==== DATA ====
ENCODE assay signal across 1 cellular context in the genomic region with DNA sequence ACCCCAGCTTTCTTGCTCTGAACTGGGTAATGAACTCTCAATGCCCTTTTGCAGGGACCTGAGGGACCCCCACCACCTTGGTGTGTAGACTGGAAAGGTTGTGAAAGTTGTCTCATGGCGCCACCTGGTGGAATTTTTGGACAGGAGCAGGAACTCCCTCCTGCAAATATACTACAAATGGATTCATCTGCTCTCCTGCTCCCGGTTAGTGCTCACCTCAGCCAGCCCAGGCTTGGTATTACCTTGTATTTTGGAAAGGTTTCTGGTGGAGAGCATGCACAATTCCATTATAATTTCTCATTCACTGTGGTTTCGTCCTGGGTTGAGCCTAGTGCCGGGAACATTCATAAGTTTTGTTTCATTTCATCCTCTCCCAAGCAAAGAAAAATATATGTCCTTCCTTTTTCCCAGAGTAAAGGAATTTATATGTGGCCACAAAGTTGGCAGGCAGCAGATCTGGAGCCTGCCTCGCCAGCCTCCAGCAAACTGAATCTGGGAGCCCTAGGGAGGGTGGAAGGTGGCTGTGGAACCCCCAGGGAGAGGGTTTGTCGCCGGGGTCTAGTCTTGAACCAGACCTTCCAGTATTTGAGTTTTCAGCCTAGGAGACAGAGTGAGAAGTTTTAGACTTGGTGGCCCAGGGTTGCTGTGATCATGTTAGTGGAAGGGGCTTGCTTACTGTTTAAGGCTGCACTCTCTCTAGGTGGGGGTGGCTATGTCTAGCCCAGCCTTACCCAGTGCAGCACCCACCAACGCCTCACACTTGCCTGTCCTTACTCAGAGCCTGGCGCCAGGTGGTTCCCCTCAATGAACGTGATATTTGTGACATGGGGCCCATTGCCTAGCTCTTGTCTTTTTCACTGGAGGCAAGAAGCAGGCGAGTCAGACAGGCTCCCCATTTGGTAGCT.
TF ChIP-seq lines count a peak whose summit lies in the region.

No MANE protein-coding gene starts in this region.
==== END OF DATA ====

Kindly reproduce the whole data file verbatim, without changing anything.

ENCODE assay signal across 1 cellular context in the genomic region with DNA sequence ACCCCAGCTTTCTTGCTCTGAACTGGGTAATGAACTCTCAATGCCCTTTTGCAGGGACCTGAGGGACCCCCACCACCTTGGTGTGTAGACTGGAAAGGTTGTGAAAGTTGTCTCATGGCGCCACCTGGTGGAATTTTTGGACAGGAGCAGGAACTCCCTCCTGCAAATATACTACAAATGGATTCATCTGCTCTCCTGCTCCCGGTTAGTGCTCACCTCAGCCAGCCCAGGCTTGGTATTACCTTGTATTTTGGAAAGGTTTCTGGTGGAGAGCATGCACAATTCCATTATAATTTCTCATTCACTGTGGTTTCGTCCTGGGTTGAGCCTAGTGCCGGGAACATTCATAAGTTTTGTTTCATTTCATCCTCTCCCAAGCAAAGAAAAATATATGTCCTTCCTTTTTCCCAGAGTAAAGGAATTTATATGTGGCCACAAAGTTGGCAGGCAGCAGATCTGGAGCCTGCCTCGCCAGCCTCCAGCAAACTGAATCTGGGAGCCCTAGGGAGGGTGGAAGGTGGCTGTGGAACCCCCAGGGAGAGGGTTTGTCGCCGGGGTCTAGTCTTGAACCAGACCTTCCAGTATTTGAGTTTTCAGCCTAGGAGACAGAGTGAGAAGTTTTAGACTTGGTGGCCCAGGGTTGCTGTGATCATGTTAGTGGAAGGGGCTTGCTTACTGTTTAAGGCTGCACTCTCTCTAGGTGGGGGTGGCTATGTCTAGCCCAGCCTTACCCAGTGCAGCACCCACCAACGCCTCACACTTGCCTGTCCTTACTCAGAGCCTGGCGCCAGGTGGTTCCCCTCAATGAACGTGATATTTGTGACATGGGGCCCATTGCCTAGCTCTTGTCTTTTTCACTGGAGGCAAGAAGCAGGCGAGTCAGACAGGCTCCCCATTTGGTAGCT.
TF ChIP-seq lines count a peak whose summit lies in the region.

No MANE protein-coding gene starts in this region.